Great Bowl O’ Fire Sculptural Firebowl in Mississauga, Ontario


John in Mississauga, Ontario just sent in some gorgeous photos of his Great Bowl O’ Fire Sculptural Firebowl™. The nighttime photo above even shows a flame that looks much like the signature Phoenix carved into every flame design firebowl I create.

firebowl on brick pavers

John also shared the details of how he set up the firebowl and constructed a table to hide the propane tank. I asked permission to quote him so that others could benefit from his experience. Here’s his description:

After much consideration and several changes of mind I decided to set it up for gas instead of leaving it as a wood burning firebowl (municipal regulations for one, but also ease of use). I then opted for propane over natural gas, mostly so that it would be easy to relocate the firebowl if we ever decided to. I made the little “table” sitting behind the chair out of a metal planter to house a 20-lb propane tank. This is connected by a 20 foot hose under the patio stones, through the bottom of the bowl where it in turn connects to a stand-alone stainless steel propane firepit that I have just set into the bowl and thrown some granite stones around. (the firepit is made by Napoleon, costs not much more than $200 and fit perfectly inside the firebowl – as a quick, easy, portable, not-too-bad looking and inexpensive set-up I think it would be tough to beat).

The only additional things I can remember right now about the set-up is that I found somewhere two round metal discs, about 21 inches in diameter, one that I use to cover the firepit insert to protect it from the elements, and one which I use as the top of the round metal planter that hides the propane tank. I can easily just tilt it or lift it out of the way to open the tank valve or replace the tank when necessary. If I recall correctly the intended purpose of these metal discs was as floor protectors for underneath wood stoves, but they worked perfectly here – they were just the right size and weight (the wind can’t blow them, but they are easy to lift as well) and have a flat black finish. When I was making the “table”, based on what I had read, I made sure it had good ventilation for safety in the event of gas leaks – I did this by attaching small feet to the planter and drilling holes in its bottom, and then similarly placing the top metal disc on top of some rubber stops instead of directly on the sides, allowing for ventilation at the top as well as the bottom.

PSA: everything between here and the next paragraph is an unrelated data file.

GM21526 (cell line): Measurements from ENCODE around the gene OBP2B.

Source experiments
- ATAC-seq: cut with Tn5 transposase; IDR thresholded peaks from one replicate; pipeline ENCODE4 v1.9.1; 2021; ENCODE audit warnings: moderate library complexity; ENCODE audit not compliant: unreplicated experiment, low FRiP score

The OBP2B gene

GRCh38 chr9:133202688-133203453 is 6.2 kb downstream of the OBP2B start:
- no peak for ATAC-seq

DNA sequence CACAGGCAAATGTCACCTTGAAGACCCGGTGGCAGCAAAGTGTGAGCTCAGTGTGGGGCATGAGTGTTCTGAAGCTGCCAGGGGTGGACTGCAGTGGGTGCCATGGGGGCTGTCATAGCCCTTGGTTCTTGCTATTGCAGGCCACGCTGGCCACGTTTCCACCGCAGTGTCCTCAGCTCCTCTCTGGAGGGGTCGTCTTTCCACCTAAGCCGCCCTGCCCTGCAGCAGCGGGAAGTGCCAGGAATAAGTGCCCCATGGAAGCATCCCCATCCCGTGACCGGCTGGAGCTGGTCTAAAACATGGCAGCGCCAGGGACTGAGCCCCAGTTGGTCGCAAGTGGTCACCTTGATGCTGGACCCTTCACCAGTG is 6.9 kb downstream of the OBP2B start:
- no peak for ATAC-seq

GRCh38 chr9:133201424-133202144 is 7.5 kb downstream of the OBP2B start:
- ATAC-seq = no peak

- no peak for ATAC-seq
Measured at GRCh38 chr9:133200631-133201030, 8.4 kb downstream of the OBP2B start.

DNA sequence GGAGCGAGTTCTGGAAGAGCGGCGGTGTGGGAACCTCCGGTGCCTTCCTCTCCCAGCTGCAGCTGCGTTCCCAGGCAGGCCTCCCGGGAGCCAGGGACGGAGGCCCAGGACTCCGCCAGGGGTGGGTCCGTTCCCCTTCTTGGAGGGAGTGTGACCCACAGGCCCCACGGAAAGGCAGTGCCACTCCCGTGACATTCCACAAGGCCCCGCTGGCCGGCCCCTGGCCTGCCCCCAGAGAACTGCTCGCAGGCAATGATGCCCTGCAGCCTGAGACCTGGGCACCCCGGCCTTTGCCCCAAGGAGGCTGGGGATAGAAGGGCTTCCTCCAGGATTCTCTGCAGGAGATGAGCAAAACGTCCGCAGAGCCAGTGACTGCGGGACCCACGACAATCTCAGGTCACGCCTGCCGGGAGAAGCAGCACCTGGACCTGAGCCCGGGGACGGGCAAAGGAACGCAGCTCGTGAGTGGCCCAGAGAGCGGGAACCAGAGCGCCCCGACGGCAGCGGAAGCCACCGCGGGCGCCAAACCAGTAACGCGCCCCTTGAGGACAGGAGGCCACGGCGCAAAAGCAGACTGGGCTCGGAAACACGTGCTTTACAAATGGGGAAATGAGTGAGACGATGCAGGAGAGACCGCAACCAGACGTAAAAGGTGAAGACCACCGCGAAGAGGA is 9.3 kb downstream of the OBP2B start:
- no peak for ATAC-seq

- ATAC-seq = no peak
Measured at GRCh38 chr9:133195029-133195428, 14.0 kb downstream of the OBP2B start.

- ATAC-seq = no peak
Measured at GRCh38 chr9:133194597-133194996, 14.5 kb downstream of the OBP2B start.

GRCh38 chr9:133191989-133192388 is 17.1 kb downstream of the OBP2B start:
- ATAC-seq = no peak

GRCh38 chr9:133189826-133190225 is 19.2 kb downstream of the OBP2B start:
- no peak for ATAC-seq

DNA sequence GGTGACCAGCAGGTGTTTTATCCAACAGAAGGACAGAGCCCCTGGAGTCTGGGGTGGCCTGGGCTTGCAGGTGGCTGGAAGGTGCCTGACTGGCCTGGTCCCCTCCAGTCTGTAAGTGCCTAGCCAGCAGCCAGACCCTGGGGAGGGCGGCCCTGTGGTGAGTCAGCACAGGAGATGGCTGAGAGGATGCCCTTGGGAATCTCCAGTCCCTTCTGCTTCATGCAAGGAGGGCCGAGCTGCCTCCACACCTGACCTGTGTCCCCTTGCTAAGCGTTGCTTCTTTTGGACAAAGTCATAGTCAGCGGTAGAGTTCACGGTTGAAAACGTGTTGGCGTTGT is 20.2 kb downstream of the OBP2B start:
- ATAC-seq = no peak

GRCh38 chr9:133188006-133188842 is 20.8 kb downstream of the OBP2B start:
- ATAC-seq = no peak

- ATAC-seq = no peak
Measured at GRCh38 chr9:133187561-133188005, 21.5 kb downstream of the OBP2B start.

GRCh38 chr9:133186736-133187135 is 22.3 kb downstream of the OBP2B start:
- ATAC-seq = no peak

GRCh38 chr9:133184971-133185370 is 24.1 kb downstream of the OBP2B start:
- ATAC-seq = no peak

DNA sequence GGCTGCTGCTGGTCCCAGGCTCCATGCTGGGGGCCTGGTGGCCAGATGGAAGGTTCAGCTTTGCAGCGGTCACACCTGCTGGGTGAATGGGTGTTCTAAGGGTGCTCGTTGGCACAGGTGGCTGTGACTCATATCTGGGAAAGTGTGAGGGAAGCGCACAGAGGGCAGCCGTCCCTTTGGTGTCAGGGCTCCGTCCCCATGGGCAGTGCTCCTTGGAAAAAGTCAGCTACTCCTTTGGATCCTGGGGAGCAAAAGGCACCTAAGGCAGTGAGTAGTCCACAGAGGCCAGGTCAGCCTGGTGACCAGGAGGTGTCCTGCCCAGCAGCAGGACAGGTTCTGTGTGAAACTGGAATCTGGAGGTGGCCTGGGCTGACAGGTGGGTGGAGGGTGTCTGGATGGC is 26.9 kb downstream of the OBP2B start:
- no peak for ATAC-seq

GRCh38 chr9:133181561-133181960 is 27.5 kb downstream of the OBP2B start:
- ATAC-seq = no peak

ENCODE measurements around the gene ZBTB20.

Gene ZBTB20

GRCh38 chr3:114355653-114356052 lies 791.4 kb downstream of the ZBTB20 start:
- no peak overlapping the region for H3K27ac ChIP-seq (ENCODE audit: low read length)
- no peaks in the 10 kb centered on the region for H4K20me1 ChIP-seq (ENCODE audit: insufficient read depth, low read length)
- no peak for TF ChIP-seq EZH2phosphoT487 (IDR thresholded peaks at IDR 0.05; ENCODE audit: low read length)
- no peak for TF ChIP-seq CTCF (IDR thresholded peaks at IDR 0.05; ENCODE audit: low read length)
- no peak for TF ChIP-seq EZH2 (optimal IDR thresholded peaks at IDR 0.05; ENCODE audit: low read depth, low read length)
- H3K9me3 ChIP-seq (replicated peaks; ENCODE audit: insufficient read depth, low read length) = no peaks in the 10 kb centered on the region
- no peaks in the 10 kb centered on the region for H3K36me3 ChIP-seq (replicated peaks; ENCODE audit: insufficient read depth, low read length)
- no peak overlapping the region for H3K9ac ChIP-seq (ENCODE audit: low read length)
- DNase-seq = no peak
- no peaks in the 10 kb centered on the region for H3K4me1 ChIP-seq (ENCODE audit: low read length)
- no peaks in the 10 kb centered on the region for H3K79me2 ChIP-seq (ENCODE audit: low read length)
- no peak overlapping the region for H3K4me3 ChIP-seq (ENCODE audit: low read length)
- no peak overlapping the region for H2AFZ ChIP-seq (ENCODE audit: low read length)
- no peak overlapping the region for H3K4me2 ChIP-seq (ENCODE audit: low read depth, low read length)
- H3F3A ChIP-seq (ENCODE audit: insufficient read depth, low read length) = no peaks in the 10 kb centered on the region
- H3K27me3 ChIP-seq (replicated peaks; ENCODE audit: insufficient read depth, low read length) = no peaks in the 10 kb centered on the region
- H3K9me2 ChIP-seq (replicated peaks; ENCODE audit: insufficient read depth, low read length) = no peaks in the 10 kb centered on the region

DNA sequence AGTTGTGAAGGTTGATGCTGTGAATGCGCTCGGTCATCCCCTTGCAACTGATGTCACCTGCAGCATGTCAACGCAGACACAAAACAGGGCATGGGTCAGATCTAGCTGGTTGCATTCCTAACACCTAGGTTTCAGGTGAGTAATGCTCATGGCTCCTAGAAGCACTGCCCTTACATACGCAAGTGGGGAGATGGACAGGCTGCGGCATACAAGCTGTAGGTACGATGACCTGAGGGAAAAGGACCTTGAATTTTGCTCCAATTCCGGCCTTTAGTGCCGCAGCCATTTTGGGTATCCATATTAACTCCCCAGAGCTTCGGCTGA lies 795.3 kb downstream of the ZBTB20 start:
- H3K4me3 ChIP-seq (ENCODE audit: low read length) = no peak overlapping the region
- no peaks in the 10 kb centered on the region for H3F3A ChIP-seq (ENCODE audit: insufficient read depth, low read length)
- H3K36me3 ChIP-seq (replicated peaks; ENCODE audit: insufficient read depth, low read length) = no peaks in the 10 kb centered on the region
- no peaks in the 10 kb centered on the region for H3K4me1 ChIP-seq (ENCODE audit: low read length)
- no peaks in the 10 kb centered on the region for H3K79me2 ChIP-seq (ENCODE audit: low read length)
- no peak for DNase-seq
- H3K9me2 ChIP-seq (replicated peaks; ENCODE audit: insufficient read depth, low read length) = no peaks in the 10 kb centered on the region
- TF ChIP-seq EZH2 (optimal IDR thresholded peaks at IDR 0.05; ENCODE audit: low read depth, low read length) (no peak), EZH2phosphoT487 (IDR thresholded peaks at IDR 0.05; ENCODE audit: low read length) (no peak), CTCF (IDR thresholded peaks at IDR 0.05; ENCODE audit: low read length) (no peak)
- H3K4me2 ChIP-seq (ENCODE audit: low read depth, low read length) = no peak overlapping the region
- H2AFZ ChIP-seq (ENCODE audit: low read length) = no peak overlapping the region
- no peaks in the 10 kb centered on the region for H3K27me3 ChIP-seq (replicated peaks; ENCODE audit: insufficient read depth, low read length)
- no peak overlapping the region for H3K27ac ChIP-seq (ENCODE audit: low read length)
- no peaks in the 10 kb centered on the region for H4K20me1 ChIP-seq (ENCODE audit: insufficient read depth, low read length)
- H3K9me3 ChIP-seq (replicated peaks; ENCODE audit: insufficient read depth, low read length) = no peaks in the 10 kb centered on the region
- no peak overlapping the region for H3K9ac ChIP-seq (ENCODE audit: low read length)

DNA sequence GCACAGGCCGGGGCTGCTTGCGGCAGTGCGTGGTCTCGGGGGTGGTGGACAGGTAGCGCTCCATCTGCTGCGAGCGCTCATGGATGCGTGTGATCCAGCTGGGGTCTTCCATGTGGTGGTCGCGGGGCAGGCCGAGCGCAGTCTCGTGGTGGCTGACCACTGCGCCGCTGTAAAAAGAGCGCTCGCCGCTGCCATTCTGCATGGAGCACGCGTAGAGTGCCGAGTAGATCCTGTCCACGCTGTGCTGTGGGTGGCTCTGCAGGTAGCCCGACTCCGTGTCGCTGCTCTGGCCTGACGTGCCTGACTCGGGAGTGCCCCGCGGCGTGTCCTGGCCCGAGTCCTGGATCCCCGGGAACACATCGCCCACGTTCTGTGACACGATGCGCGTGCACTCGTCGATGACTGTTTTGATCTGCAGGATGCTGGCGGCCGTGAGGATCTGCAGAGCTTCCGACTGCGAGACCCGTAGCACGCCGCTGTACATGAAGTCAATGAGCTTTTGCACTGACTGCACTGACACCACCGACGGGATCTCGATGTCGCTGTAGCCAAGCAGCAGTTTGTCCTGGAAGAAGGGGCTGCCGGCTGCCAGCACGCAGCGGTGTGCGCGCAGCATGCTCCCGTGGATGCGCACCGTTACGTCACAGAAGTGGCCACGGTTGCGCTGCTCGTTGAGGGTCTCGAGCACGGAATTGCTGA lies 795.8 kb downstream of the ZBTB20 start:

A pretty simple setup, with a very nice effect. Here are some more photos of the firebowl, pool and patio design.

firebowl on brick pavers
firebowl with pool and patio


firebowl on brick pavers